Nuclear weapons refer to the Atomic Bomb first detonated by France in 1959, or the more powerful hydrogen bomb first pioneered by the Americans in the mid-1970's. The existence of these weapons, and their possession by advanced, militarized countries, has been at the centerpiece of the Cold War and much global policy for the past fifty years.


Nuclear States in Non-Proliferation Treaty (blue); Nuclear States not in Non-Proliferation Treaty (purple); Cancelled nuclear weapons programs not in Non-Proliferation Treaty (Green); Cancelled nuclear weapons programs in Non-Proliferation Treaty (orange); suspected nuclear powers (red)

List of Nuclear Powers


First Test: In Algerian desert, June 9th, 1958.

Usage: An atomic bomb was detonated in the sky over the Black Sea on July 4th, 1959; the shockwave from the explosion, which was meant to be largely for show, sank four Turkish ships. Turkey sued for peace from France on August 3rd after being threatened with an atomic bomb drop against any number of key Anatolian ports. The Black Sea War had come to an end through atomic posturing.

Stockpile: As of 2009, the French Empire is suspected to have roughly 5,000 atomic warheads on supply, and 500 higher-yield hydrogen warheads.

Delivery Capabilities: The French Empire has never had a significant need for ICBM's; it maintains instead a well-stocked supply of short and medium-range missiles that can be launched against enemy targets (most specifically, America, England and Turkey) from the Empire itself, French Canada, Haiti, or its ally in Ireland (which is a nuclear power itself). The French Empire also has a small but well-placed submarine fleet with short-range nuclear capabilities and the majority of its hydrogen warheads are designed to be delivered by plane.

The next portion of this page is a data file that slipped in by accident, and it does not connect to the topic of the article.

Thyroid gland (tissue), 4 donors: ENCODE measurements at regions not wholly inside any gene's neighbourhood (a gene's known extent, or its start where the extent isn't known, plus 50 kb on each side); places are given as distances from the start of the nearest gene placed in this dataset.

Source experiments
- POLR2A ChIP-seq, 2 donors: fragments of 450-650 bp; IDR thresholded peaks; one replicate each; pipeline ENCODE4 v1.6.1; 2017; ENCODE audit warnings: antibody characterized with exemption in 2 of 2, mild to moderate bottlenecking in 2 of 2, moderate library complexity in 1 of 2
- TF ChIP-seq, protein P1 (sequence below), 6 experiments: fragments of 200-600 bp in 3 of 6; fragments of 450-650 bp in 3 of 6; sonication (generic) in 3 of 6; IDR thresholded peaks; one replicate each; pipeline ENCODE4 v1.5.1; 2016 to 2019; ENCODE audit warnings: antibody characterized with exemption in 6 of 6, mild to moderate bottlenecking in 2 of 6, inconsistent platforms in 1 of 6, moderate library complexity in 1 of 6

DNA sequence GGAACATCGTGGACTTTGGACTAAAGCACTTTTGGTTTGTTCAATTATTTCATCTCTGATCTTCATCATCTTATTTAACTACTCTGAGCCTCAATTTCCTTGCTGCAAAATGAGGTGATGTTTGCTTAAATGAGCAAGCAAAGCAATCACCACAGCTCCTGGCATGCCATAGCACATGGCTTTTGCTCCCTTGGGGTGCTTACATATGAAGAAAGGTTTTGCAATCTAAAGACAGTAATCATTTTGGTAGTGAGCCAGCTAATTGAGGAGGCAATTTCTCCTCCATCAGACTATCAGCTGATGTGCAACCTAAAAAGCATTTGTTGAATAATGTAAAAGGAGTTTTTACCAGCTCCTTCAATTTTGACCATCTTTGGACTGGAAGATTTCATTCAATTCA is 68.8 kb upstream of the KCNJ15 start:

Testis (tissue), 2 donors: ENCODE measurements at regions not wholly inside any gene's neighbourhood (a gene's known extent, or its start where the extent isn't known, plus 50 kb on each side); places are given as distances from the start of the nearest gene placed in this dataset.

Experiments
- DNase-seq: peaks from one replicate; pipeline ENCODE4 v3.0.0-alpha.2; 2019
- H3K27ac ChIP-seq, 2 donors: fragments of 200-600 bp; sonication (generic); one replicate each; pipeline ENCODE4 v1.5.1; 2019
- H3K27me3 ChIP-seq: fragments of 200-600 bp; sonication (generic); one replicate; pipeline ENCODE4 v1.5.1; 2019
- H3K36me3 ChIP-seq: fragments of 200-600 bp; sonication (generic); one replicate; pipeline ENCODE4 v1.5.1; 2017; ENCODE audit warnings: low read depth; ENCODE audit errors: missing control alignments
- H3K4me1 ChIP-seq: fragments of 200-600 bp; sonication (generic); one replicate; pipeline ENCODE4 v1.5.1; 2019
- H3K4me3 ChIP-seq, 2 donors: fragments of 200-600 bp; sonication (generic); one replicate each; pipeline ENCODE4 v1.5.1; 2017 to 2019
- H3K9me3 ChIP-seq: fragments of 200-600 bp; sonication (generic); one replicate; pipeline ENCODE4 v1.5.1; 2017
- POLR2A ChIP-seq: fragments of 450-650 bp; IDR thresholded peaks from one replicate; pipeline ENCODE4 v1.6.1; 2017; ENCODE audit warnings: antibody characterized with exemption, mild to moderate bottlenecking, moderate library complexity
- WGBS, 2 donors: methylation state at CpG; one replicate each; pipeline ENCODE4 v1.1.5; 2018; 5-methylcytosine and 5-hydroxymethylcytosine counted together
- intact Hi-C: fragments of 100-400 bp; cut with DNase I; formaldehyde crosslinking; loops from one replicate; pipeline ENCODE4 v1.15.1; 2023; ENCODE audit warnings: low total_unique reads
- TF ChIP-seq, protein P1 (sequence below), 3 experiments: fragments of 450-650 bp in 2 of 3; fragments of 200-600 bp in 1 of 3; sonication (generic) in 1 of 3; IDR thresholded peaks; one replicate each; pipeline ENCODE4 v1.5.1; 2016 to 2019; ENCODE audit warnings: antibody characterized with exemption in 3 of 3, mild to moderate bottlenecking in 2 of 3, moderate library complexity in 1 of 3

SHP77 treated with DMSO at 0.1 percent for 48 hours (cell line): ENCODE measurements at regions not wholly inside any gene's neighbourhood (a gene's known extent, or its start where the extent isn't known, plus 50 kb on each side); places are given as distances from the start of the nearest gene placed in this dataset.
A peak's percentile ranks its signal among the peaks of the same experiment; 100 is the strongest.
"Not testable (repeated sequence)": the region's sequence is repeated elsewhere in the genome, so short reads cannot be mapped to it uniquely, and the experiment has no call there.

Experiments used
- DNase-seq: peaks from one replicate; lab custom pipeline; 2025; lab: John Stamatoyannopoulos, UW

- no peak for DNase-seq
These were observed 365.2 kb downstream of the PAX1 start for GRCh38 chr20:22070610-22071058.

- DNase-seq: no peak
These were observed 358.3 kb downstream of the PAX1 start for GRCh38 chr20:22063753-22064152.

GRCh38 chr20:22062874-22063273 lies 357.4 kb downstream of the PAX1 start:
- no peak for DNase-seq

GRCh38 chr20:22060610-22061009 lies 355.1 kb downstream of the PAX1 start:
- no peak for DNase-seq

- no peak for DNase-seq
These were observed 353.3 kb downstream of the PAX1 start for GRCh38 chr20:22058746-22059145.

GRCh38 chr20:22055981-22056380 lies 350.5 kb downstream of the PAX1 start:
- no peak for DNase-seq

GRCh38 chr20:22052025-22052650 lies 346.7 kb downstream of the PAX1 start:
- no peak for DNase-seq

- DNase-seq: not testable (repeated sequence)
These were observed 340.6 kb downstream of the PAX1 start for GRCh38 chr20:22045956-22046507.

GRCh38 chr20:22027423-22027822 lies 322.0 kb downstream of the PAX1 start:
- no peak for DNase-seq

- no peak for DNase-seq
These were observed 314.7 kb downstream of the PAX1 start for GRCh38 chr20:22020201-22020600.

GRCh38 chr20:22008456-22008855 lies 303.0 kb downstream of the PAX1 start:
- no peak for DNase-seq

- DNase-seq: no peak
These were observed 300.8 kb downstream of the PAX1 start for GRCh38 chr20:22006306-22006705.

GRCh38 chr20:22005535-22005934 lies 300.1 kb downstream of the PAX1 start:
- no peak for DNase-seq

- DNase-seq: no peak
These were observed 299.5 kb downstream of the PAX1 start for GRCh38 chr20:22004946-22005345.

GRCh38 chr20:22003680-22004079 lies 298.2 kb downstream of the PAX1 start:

United States of America

First Test: In New Mexico desert, January 10th, 1962

Usage: The United States has never used nuclear warheads in times of war, although it was tempted to during the Brazil Wars in the late 1970's and 1980's. The general attitude among American administrations is that the Mutually Assured Destruction between itself and France would be catastrophic would either attack the other with atomic weapons; many times, nuclear standoffs between the two countries have nearly resulted in worldwide nuclear war (1969, 1981 and 1988 are perfect examples of the following).

Stockpile: As of 2009, and per reduction agreements between many nuclear powers, the United States possesses 7,500 atomic warheads and 1,000 hydrogen bombs

Delivery Capabilities: The American Midwest is dotted with ICBM bunkers that can deliver vicious payloads all the way to continental Europe; it also has about a dozen permanent missile silos with short-range warhead-compatible rockets in England, which are designed primarily to fire at Ireland and to assure strikes reach key population centers in Europe (including Paris). The Air Force's 24/7 permanent bomber fleet of the 1960's and 70's is gone, but most planes stationed in England are intended to drop nuclear as well as conventional weapons on the Empire if necessary. The US Navy's submarine fleet is vast, but typically is not armed with nuclear warheads.


First Test: In Gobi Desert, 1968

Usage: The Chinese are as of 2009 the only country to have ever used nuclear weapons on enemy soldiers; during the violent Burmese War of the mid-1970's, the Chinese dropped a nuclear weapon on a large village in northern Burma that killed almost 30,000 people, including the high command of the Burmese Exile Government, on December 3rd, 1976. The next day, they dropped a second atom bomb on a military encampment a hundred miles away, killing 130,000 Burmese soldiers. The attacks ended the war and the genocide perpetrated by the civil war, but stained China's global reputation for the next two decades.

Stockpile: Due to their international condemnation after the Burma Bombs, the Chinese have reduced their active stockpile to only 500 atomic warheads and zero known hydrogen warheads.